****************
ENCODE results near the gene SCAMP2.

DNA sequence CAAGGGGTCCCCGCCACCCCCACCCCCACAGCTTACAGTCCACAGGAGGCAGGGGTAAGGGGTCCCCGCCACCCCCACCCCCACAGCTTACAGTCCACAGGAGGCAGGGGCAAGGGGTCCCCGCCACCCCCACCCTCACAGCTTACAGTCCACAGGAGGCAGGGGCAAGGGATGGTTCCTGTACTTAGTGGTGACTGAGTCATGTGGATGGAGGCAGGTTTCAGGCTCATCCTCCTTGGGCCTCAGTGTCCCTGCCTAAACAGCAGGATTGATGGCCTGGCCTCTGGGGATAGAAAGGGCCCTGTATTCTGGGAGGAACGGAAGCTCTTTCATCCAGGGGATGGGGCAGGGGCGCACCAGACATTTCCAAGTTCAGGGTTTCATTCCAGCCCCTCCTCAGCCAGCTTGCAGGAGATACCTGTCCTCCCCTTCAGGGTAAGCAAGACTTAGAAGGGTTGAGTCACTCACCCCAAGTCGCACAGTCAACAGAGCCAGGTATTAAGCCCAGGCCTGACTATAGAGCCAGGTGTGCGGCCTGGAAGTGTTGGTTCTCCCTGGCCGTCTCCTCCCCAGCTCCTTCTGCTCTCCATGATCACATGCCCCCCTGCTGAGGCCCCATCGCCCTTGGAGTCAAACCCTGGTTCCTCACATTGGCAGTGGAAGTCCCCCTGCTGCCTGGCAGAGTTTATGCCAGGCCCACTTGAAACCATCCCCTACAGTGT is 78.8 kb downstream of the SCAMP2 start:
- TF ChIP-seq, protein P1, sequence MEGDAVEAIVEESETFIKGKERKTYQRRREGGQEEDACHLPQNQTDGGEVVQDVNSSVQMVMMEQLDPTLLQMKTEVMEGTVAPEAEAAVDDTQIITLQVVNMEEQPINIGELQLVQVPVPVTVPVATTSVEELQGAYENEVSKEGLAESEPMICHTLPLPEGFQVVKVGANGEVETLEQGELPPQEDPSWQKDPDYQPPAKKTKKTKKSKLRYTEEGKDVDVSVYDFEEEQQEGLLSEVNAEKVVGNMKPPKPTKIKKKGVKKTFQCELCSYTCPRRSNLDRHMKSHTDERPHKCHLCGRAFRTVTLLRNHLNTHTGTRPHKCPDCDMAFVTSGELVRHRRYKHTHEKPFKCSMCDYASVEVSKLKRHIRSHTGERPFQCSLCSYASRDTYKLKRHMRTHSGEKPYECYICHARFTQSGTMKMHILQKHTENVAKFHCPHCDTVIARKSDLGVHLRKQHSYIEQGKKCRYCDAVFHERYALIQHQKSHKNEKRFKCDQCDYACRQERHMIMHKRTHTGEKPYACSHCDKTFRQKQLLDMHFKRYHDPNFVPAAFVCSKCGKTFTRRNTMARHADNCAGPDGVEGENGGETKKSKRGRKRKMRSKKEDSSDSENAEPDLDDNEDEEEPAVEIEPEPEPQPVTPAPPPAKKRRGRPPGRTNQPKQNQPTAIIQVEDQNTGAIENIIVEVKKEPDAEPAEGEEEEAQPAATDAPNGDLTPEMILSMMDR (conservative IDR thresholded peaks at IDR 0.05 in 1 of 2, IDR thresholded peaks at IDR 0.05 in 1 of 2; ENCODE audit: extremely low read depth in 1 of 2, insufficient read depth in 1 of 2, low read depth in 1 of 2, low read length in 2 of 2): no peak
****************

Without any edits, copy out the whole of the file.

ENCODE results near the gene SCAMP2.

DNA sequence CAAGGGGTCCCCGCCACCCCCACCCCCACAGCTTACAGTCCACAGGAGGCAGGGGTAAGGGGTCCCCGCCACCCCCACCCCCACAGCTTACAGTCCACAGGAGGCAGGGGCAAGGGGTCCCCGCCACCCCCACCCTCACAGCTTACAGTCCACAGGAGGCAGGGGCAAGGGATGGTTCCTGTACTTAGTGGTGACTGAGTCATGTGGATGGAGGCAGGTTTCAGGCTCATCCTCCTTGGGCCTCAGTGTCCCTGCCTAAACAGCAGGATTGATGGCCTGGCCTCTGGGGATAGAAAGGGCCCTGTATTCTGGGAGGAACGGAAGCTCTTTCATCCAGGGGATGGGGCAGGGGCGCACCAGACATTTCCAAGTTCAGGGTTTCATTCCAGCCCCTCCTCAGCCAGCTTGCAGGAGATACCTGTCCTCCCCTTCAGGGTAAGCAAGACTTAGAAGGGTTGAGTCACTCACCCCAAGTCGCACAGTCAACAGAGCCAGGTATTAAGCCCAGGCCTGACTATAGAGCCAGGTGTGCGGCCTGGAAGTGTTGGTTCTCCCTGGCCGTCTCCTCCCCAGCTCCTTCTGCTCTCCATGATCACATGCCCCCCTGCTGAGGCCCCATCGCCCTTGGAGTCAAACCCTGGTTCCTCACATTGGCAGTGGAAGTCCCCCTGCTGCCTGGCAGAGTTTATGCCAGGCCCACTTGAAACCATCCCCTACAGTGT is 78.8 kb downstream of the SCAMP2 start:
- TF ChIP-seq, protein P1, sequence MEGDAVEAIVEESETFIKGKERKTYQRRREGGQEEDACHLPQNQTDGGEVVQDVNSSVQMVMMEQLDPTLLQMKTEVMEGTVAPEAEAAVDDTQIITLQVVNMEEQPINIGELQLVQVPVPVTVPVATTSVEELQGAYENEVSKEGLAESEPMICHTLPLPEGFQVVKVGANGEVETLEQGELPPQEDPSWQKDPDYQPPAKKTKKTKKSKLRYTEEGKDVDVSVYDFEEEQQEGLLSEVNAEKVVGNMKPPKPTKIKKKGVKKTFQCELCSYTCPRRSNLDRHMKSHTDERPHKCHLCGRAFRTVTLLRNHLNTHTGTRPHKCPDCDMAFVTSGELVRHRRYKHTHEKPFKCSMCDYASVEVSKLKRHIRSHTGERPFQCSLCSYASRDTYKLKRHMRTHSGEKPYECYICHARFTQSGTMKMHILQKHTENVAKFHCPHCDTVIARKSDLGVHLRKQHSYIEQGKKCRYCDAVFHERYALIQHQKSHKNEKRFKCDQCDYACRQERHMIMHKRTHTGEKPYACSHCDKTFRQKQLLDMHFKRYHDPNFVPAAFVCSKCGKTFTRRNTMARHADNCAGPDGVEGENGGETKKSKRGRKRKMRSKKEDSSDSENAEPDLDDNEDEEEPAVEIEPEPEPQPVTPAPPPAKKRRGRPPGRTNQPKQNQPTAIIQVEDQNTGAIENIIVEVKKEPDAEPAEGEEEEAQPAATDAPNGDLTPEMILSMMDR (conservative IDR thresholded peaks at IDR 0.05 in 1 of 2, IDR thresholded peaks at IDR 0.05 in 1 of 2; ENCODE audit: extremely low read depth in 1 of 2, insufficient read depth in 1 of 2, low read depth in 1 of 2, low read length in 2 of 2): no peak